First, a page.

In my first article in the “Ten Years a CCIE” series, I discuss the mystique of the CCIE certification which made me want to attempt the test.
Learning about the CCIE
My first vague awareness of the CCIE certification came in 1999 while I was a Master’s student in Telecommunications Management at Golden Gate University in San Francisco. A family friend was staying at my father’s house, an instructor in the PhD program in telecommunications at the University of Idaho. I was excited to meet him because I was thinking of pursuing further graduate studies, but I was a bit surprised when I told him of my ambitions to be a network engineer, and of my coursework at GGU. He told me not to waste my time in a graduate program if I wanted to be a network engineer. “You should get a Cisco certification instead,” he said, “they’re gold.” A disappointing comment, seeing that I was in my second year of the Masters program, but I kept it in mind and completed my degree.
When I graduated with my Master of Science degree it was the height of the dotcom boom, and I was looking forward to easy employment with my brand-new advanced degree. However, when I posted my resume on dice.com (this was long before LinkedIn), I didn’t get any calls. It seemed that nobody was interested in hiring a network engineer based solely on an academic diploma. The one job offer I received was doing desktop support-exactly the same job I had before I got my advanced degree. This was not looking good.
At that point, I remembered the advice of my PhD friend: “Get a Cisco certification.” I didn’t realize that the certification he was referring to was the CCIE, which I hadn’t even heard of. Opening Global Knowledge’s catalog, I found the section on Cisco certifications and enrolled myself in the lowest level course that I could find, a five-day boot camp for the Cisco Certified Network Associate (CCNA) certification.
I showed up at the CCNA boot camp knowing almost nothing about Cisco routers. My Masters program had been largely theoretical and I had never configured a Cisco router hands-on. I had done some work with the Ascend and Farallon routers but this was in my personal business and not in school. However, I was eager to learn and I worked very hard during my boot camp. Boot camp consisted of four days of in class training and labs followed by a review on the morning of the fifth day and then the test. I managed to pass the test with a score of 997 out of 1000.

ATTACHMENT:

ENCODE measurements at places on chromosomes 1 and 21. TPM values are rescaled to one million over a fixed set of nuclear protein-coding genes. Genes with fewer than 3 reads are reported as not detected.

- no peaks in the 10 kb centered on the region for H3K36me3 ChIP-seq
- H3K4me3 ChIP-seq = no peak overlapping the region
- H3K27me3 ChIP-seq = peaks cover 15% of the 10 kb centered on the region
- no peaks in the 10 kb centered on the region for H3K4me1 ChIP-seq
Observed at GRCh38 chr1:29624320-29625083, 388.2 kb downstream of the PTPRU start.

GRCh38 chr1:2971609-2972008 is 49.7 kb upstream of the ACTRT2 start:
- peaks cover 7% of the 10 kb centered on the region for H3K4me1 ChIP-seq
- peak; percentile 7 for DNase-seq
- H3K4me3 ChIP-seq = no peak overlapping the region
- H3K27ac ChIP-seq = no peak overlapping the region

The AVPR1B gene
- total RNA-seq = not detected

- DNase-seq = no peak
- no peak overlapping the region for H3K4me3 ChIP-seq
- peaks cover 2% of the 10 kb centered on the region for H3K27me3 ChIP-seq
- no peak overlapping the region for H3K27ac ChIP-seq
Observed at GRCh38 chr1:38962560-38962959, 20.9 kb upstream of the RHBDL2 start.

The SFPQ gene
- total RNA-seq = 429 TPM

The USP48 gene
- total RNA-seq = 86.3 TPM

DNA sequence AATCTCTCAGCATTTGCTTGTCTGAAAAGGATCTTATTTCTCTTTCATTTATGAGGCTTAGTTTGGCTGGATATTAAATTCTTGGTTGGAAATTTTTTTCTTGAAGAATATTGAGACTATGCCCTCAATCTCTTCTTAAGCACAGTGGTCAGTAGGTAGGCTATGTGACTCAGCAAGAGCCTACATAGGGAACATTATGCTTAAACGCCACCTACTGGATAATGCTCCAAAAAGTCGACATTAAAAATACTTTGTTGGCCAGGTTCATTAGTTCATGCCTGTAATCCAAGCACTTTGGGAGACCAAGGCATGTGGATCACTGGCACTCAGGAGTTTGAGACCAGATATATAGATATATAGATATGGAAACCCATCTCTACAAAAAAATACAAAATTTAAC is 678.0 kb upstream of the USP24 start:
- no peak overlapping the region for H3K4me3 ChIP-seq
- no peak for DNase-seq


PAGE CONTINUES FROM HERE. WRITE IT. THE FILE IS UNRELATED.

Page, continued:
A class was going on next door that fascinated me. Unlike our class, which had a lot of PowerPoint slides, the students worked in nearly complete silence. I asked our instructor what was going on. He told me that they were enrolled in Global Knowledge’s NetGun class, a boot camp to prepare students for the CCIE exam. I was intrigued. No PowerPoints. Working alone instead of in pairs like we were. Intense concentration. What type of exam were they preparing for?
Well, I updated my resume on dice.com with my new CCNA certification and almost immediately my phone began ringing off the hook. In those days I had an answering machine, and I was receiving so many calls that when one recruiter was leaving a message on my answering machine, I could hear the call-waiting tone of another recruiter trying to call in. I should have been happy, but I was dismayed. I couldn’t believe that a four-day class would be considered so much more valuable than a two-year Masters program. I felt like an idiot for having spent my time and money in school.
A telco guy explains the mystique
I interviewed for a number of jobs, and ended up accepting a position as the senior network engineer for the San Francisco Chronicle. At that time, the Chronicle was a major metropolitan newspaper and had just undergone a significant merger with the San Francisco Examiner. I really had no network experience other than desktop support, so I was a bit nervous about taking a high-level position as a network engineer in such a critical business. Back then the printed paper was still widely read, and a communications error between headquarters and the printing plants, or with the circulation system, could easily prevent the paper from being printed or distributed. However, it was a great opportunity and at the height of the dotcom boom I sensed a crash coming–a large newspaper seemed like a good place to weather the storm. (It was, but I had underestimated the impact the crash and the rise of the Internet would have on print media.)
The Chronicle’s computer systems were an interesting mix of new technology and very old systems. Most of the network equipment was made by Foundry, a decent enough vendor, but at that time bleeding-edge. So bleeding-edge that it was unstable, and we ended up ripping out most of the Foundry, and replacing it with Cisco gear. The Chronicle was very heavily mainframe-based, and one of the most important pieces of network equipment was a Cisco 7507. This router had a special card called a Channel Interface Processor, or CIP, which was used to connect the mainframe to the network through a special cable called a “bus and tag“.